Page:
Hints, Tips and Materials

Work area

Spread out a newspaper and put on an apron! Put on some nice music or a good radio programme. Put on the kettle.

Typical "Shoe kit" for everyday care

Typical “Shoe kit” for everyday care

Tools of the trade.

1) A small brush and cloth for each colour of shoe, for putting on stuff

2) A larger brush for each colour, for taking it off again.

3) A set of cleaner cloths for final polishing

4) An old toothbrush for each colour of shoe (see later).

5) A brush for getting dirt off in the first place – a cheap nail brush is good enough for this and can be replaced when it gets old and mangled!

6) A damp cloth, if said dirt is stubborn.

7) A stiff brush designed for raising the nap on Nubuck and Suede if you have such shoes.

8) Perhaps a cocktail stick for rootling wax and other grot out of broguing.


1) Wax polish (good stuff) for every colour of shoe

2) Neutral shoe cream and polish.

and possibly …

3) Specialist cleaners for suede/nubuck if you have such shoes

4) A set of brushes and cloths that are only used on your Spectator shoes – if you have a pair.

5) Saddle soap for removing wax build-up from shoes occasionally.

Miscellaneous advice – Hints, Tips and Problem-Solving

Shoe Trees and Shoe Horns – use them, all the time!

Don’t wear the same pair of shoes two days running if you can help it.

This allows the shoes to dry naturally and the trees to do their job in minimising creasing and cracking.

Don’t dry out shoes on/near a radiator, with a hair-drier, or in a hot cupboard.

Let them dry naturally, on their sides if they have leather sole, and with trees inside.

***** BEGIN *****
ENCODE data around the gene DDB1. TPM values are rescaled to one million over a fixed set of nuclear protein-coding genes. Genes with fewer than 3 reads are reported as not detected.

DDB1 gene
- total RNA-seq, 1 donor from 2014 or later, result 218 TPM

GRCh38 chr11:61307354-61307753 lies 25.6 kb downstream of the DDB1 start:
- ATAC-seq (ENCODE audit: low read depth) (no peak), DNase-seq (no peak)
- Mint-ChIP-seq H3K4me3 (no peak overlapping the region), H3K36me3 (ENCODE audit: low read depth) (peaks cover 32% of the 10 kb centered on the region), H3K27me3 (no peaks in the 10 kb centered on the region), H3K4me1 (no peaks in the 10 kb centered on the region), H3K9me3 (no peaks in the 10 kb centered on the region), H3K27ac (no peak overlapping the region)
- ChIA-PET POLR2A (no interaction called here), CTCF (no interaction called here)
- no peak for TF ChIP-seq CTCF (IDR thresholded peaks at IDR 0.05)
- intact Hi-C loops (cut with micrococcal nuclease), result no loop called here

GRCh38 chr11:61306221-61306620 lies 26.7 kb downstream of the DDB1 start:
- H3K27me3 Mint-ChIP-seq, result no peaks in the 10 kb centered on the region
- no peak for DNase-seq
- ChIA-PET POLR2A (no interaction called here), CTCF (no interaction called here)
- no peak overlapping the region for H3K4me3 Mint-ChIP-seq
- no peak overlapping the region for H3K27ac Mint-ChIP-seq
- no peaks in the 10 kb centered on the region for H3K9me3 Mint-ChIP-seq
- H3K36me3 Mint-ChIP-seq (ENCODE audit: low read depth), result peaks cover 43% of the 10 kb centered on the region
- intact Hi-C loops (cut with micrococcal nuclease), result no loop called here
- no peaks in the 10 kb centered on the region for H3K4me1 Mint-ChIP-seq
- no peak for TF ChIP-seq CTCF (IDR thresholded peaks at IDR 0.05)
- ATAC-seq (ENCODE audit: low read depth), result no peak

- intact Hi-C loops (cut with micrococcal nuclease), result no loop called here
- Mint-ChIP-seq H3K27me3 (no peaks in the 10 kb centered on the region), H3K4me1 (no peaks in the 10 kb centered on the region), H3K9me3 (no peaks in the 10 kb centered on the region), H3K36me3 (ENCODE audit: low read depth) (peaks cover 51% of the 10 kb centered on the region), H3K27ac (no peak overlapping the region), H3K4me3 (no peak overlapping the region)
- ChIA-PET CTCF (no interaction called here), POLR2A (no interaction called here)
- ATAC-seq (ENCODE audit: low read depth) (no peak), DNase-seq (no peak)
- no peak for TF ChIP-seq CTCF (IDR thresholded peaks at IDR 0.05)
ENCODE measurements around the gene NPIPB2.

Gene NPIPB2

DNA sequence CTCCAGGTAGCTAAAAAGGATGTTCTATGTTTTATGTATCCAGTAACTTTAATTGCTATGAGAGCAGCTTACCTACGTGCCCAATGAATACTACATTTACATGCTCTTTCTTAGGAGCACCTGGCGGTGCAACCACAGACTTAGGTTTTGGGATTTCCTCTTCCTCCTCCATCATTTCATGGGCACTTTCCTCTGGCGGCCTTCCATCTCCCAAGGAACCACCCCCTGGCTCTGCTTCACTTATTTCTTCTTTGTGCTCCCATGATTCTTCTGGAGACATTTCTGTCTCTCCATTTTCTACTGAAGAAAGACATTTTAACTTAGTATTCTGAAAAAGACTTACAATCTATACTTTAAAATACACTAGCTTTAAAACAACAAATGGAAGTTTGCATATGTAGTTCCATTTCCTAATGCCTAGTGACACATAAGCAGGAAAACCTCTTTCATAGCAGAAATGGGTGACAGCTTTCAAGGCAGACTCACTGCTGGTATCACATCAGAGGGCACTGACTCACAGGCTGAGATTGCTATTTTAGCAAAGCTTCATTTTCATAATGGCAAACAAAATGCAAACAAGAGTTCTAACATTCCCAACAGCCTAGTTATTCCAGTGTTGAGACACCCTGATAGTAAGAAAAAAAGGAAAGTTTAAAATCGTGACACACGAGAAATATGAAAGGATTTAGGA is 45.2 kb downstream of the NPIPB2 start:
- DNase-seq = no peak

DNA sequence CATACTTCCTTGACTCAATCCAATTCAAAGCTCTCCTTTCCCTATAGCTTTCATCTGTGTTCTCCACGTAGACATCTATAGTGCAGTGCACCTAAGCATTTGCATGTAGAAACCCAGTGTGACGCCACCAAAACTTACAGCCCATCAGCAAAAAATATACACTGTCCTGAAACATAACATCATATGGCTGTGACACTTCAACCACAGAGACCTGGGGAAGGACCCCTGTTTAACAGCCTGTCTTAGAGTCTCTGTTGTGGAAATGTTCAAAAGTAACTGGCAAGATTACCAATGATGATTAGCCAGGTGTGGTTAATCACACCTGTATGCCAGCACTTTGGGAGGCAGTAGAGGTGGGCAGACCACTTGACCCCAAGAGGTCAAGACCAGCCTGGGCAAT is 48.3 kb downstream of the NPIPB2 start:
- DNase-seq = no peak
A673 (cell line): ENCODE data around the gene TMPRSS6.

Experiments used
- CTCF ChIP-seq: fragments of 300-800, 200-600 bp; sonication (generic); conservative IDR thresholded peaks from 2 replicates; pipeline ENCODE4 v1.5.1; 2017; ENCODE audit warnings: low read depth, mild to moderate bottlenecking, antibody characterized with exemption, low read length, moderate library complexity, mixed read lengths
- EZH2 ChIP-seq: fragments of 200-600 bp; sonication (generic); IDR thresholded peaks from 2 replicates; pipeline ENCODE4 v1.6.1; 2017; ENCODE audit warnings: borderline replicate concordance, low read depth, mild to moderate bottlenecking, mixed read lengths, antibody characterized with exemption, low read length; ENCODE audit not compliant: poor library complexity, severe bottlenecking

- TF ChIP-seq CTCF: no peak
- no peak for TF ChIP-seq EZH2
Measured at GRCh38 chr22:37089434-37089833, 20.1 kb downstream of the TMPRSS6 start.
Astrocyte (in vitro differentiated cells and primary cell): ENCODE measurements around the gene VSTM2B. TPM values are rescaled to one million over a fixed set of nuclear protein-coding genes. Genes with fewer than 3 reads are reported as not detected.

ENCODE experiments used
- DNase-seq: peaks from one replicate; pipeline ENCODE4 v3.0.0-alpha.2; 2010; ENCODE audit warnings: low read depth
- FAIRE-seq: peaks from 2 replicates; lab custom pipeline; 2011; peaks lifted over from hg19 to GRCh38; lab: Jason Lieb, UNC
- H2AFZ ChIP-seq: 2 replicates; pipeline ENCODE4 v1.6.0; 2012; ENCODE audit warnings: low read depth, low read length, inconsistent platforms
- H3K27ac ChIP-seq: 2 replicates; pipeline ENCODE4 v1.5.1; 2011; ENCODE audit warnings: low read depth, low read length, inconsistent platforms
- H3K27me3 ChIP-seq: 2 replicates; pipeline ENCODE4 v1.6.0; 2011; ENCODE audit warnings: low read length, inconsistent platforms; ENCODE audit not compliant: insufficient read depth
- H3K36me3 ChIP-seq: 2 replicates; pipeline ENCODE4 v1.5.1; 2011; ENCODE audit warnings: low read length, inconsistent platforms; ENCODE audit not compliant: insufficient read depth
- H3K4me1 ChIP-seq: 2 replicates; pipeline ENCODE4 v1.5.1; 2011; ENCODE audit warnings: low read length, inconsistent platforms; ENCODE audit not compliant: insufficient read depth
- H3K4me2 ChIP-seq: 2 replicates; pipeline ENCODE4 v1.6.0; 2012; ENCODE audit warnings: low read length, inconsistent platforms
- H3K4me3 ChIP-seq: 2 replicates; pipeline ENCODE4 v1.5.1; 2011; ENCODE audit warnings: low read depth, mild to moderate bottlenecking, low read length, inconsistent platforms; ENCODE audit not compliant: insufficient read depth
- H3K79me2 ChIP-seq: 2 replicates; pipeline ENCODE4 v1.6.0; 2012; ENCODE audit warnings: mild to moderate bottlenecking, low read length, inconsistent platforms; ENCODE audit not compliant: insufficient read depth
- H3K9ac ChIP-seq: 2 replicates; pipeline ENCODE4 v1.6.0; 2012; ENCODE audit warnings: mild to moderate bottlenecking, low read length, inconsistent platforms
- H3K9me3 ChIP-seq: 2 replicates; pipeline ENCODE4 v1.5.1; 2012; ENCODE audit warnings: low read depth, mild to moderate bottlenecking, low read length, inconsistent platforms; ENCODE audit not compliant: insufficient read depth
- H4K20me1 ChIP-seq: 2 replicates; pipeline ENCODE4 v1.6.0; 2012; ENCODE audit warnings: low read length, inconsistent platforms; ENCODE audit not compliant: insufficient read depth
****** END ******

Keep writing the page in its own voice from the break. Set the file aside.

Salt stains are a pest.

These look like white shading around an area of a shoe that has been wet. Let the shoes dry, wipe off the stains with a clean, damp cloth and then treat the shoes to some “tender-loving-care” as described above. The marks may reappear. They will fade with subsequent wearings and assiduous cleanings …. but …

Don’t get your good shoes wet if you can help it.

Even the best-made and carefully-looked-after Goodyear welted shoes are not Wellington Boots. They will survive a soaking, provided that you dry them carefully and slowly as described above, but not 100% unscathed. They may acquire slight “watermarks”, which will reduce with subsequent wearings and cleanings and could be seen to be part of the shoes’ patina. However, if you know you’re going to be paddling, take your shoes off or don your Wellies, depending on the weather and your mood. Proper-job, Goretex hiking boots are a further option and they actually benefit, visually, from a few war wounds!

Treat the soles of leather shoes from time to time

as described here – it keeps them supple and strong